Tramadol: an effective pain killer for pets?



Tramadol is a pain killer that is sometimes used in dogs. It might be used for short term pain relief after surgery or is could be used long term to treat something like arthritis. Does it actually work though and is it safe?

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Tramadol needs to be broken down in the body into different chemicals and it is these metabolites that are actually responsible for the analgesic, pain killing action of tramadol.

The problem is that it seems dogs produce very little of this M1 metabolite. Compounding this, it only lasts in the body for a very short time.

Tramadol does have other affects on the body. It increases the levels of seratonin and norepinephrin in the body which can have the effect of sedation or intestinal upset. Seratonin is also commonly known as the feel good or happy chemical and so it is possible that this helps our pets feel “happier” in themselves. The other side effects we rarely see include agitation, anxiety, tremors, dizziness as well as inappetence and constipation. Generally though side effects are rare and minor.

So the big question is “does tramadol work to reduce the pain my pet is in?”.

Personally speaking, I have found that some dogs really seem to improve well and become more comfortable after taking tramadol. Other patients though did not seem to get much benefit at all. More often than not I would also use tramadol as an addition to a pain killing strategy, using it at the same time as another pain killing medication.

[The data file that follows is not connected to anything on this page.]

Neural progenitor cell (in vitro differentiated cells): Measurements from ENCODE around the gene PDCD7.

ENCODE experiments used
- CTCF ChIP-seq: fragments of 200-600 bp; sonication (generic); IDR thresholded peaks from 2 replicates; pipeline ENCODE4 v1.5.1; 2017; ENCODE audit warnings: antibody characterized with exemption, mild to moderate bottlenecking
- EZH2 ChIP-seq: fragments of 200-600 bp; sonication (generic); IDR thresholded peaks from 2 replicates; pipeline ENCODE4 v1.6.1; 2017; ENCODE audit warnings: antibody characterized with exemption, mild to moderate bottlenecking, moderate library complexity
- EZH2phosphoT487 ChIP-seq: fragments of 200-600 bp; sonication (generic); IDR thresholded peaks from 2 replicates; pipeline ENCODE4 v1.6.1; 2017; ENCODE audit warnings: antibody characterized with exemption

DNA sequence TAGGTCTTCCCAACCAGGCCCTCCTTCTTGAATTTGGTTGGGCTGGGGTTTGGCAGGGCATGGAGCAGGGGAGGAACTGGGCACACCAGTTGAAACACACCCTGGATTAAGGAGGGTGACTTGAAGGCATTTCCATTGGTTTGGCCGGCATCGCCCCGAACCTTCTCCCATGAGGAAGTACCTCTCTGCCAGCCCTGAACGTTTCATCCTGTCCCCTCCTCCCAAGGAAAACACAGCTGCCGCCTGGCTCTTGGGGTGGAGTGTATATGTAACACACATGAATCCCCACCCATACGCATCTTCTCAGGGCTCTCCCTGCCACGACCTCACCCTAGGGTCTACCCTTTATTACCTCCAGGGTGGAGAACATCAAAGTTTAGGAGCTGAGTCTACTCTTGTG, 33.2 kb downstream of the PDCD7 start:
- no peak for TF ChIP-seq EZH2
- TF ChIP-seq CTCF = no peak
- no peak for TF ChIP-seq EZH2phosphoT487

The key with any pet in pain is to continually reasses their comfort levels so if something doesn’t seem to be working changes can be made.

why might we see an improvement in some dogs given tramadol? It could be due to two things? The first is that the other effects of tramadol on increasing seratonin may cause some sedation and may improve feelings of happiness and so our pets look better even when they are in the same amount of pain.

The other possible cause is the placebo effect. This is definitely an issue with both owners and veterinarians. We are all really invested in the health and wellbeing of our dogs and cats. We want the treatment that we give them to work and so this can mean we see improvement even when it is not actually present.

For me, my nagging doubts about how well tramadol actually works as well as the fact that there are alternative pain killers available have meant that it is not a drug I really reach for in my patients anymore.

If you want to learn about some alternative medications as well as other strategies to help keep your painful pet comfortable then I have a whole playlist on this topic:

Keeping our pets as comfortable and as pain free as possible with appropriate pain killers is something that I feel very strongly about.

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